Home' The Bunyip : December 17th 2014 Contents Page 24 "THE BUNYIP" GAWLER, Wednesday, December 17, 2014
EVERY country town
needs a good quality op
shop and, in Williamstown,
the Abbeyfield Little Shop
of Treasures has provided
the community with just
The not-for-profit organi-
sation has had a successful 18
months since relocating to a
larger building in the town's
main street, and even though
some renovations had to be
made, it is still set to make a
$50,000 profit this year.
All proceeds are donated
to the Abbeyfield aged-care
facility in Williamstown and,
over the years, the funds have
assisted the retirement village
with a number of projects.
Shop manager Jutta
Bradley helped open the shop
"The whole thing came
about when I had to move
my mum out of her family
home and I said to Abbey-
field 'if you find me a space in
Williamstown I can set you
up an op shop'," Mrs Bradley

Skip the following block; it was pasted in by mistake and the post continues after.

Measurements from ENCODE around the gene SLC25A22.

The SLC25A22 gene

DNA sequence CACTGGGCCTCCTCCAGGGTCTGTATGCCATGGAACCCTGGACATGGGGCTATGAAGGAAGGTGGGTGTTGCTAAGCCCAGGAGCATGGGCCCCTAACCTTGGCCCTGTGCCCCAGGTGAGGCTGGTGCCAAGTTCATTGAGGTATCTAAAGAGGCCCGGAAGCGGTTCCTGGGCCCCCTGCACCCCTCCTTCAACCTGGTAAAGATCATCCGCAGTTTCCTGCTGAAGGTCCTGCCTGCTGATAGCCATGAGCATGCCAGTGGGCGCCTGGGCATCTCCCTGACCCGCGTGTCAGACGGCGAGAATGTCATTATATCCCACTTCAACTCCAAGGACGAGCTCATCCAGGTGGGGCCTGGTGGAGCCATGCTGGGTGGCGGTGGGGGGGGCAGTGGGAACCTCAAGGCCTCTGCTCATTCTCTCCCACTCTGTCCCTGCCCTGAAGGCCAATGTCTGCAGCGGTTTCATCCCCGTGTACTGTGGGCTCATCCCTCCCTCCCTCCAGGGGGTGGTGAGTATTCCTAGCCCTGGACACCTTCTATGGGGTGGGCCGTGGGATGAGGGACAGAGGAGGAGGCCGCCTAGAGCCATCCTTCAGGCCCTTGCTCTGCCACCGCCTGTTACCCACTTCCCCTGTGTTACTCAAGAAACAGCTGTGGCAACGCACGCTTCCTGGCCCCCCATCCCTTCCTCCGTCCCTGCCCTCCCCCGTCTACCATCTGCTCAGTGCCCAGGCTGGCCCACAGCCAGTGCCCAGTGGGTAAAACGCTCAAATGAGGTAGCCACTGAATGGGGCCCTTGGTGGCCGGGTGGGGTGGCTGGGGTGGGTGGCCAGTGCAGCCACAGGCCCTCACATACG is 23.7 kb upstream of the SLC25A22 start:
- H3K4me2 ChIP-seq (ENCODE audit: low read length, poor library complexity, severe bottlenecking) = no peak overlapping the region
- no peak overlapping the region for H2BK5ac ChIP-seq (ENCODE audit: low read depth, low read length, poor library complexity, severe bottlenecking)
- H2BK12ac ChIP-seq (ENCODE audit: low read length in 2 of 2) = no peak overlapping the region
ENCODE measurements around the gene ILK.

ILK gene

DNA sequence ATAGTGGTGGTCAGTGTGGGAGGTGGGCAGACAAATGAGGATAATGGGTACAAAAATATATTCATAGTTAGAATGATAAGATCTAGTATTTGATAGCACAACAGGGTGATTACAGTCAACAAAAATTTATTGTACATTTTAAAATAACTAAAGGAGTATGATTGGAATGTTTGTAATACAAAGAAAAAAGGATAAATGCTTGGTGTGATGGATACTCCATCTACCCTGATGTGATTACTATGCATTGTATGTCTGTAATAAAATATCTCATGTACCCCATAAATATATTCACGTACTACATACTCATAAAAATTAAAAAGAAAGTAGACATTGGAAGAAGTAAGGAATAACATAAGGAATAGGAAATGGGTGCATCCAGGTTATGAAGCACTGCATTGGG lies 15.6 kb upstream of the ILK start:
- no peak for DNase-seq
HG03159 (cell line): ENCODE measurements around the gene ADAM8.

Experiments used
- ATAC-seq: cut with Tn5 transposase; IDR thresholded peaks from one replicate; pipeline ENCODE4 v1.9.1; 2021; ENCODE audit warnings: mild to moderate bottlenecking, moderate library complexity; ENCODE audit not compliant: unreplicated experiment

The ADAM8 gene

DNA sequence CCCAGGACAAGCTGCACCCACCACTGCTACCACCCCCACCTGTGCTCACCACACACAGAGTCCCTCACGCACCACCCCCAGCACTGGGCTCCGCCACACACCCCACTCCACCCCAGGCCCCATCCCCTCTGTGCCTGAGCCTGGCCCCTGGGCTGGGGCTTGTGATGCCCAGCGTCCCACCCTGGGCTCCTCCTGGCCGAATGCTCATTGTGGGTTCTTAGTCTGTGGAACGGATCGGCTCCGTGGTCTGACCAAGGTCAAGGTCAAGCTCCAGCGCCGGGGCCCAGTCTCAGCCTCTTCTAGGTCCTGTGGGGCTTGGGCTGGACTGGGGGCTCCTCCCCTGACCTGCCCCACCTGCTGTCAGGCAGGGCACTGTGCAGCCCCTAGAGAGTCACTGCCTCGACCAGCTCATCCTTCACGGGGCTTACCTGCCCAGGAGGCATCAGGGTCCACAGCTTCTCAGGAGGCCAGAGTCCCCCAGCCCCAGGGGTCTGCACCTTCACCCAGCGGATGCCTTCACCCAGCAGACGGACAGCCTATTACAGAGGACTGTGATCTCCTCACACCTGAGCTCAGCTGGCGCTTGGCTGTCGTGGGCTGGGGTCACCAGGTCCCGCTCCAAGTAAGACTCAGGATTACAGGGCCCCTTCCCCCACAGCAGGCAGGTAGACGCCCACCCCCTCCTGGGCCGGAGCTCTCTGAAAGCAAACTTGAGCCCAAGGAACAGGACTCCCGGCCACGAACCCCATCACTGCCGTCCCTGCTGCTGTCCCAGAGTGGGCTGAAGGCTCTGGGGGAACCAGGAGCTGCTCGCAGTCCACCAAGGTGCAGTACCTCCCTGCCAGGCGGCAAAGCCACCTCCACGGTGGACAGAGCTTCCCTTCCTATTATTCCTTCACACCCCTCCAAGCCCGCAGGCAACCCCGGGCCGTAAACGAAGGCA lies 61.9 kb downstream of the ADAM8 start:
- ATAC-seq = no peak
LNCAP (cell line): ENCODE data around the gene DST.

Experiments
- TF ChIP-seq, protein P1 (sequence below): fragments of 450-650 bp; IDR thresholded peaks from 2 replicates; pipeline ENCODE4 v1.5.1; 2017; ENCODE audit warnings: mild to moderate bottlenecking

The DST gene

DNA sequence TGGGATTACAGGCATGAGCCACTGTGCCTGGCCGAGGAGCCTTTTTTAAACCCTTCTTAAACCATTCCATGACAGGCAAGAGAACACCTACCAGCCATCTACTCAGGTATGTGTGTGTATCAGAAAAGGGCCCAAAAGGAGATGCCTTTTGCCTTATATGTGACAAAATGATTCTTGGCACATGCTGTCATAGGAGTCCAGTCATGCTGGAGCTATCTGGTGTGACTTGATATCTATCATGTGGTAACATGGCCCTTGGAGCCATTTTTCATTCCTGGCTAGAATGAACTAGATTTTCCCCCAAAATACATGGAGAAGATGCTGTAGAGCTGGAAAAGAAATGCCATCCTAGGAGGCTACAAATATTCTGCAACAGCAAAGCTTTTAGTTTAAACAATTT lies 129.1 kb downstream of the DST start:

"They had a little group of
people that used to do fund-
raising for Abbeyfield, so
they found me the space and
I gathered together all those
original fundraising ladies and
that's how we kicked it off."
Abbeyfield Little Shop of
Treasures is the town's only op
shop and currently has a dedi-
cated team of 43 volunteers.
Mrs Bradley said its success
was due to its cheap prices
and a range of quality goods,
which have impressed locals
"Whatever Abbeyfield do
with it (the funds) is their
choice and they put it to good
use," Mrs Bradley said.
"The first thing that was
built from our op-shop funds
was a big rotunda and, since